I’ve recently been learning a bit about Koa , which uses ES6 (ES2015) generator functions in its design and allows us to treat our asynchronous operations differently than using callbacks or promises.

After I presented about Koa at the NYC Node.js meetup, fellow presenter Eddie Zaneski showed me something even more awesome than generators: async / await.

Here’s an example of async / await in action:

async function doSomeStuff() {
  try {
    let results1 = await returnsAPromise();
    let results2 = await alsoReturnsAPromise();
    return { results1, results2 };
  } catch (err) {
    throw new Error(err);
  }
}

Our function is defined as an async function, which gives us access to a new keyword, await. This keyword does exactly what it says; it waits for an asynchronous operation to complete (either resolve or reject) before continuing on with the rest of the function’s code.

The asynchronous operation that is being waited for must return a promise. If that promise resolves successfully, then the resolved value is returned from await. It the promise is rejected, the execution of the code moves in the catch block.

This code structure may look familiar if you read my post on Koa. That’s because Koa and async / await are both built using coroutines. However, the internals of how each implements coroutines is quite different. In short, Koa uses generator functions and a library called co, while async / await uses a library called node-fibers. More on this here.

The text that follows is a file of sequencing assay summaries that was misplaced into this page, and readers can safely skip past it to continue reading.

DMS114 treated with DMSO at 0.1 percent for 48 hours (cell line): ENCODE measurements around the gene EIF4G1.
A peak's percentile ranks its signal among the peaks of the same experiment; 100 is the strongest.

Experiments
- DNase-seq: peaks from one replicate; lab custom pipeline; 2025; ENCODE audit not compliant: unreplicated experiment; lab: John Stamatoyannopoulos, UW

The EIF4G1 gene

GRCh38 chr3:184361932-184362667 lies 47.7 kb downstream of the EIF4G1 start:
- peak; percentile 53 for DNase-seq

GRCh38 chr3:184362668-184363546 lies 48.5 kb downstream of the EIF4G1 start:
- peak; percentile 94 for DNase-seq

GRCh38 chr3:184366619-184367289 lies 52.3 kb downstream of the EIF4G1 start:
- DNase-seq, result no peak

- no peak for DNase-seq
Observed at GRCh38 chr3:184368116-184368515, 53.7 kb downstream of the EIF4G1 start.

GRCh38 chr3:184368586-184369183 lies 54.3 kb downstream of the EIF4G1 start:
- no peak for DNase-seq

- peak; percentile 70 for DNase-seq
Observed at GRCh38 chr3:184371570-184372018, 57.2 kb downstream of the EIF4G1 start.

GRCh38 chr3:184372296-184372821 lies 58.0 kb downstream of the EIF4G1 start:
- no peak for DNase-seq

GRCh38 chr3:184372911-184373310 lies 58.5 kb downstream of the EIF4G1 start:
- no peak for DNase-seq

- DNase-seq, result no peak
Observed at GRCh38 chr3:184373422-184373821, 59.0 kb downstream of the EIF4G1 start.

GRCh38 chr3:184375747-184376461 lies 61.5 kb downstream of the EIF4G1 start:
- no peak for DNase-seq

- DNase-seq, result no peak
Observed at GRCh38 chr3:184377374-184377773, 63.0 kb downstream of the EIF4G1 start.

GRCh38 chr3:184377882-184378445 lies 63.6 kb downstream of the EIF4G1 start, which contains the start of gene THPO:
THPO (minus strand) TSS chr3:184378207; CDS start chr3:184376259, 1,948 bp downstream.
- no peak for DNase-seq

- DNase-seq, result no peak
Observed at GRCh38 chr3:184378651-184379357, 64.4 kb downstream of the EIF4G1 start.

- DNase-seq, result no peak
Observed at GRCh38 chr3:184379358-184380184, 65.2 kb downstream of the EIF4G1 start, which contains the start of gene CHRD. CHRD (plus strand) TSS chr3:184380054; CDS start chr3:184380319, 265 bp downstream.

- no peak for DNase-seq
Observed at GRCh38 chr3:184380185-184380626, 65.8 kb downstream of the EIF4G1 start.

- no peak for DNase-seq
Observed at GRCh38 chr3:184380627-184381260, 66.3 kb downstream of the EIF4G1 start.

Back to the code.

Dealing with asynchronicity using async / await looks a lot like synchronous code, and that’s the whole point. No need for messy callbacks or promises to handle control flow.

And though the code may look synchronous, async / await does not block the JavaScript event loop. This means that other operations can be performed while our function is awaiting the promise to be resolved/rejected.

Concurrency with async / await is also quite simple by wrapping the asynchronous operations that are to be performed in parallel in a Promise.all. Like so:

async function manyThings() {
  try {
    let promises = [thing1(), thing2(), thing3()];
    await Promise.all(promises);
  } catch (err) {
    throw new Error(err);
  }
}

I’ve also seen that await* is proposed syntactic sugar for Promise.all. Meaning that we could achieve the same thing as above by doing:

async function manyThings() {
  try {
    let promises = [thing1(), thing2(), thing3()];
    await* promises;
  } catch (err) {
    throw new Error(err);
  }
}

This code is slightly nicer, since we don’t have to directly interact with the Promise API. But, alas, we may or may not get this syntax when the ES7 specs are finalized. Either way, I’m definitely looking forward to async / await!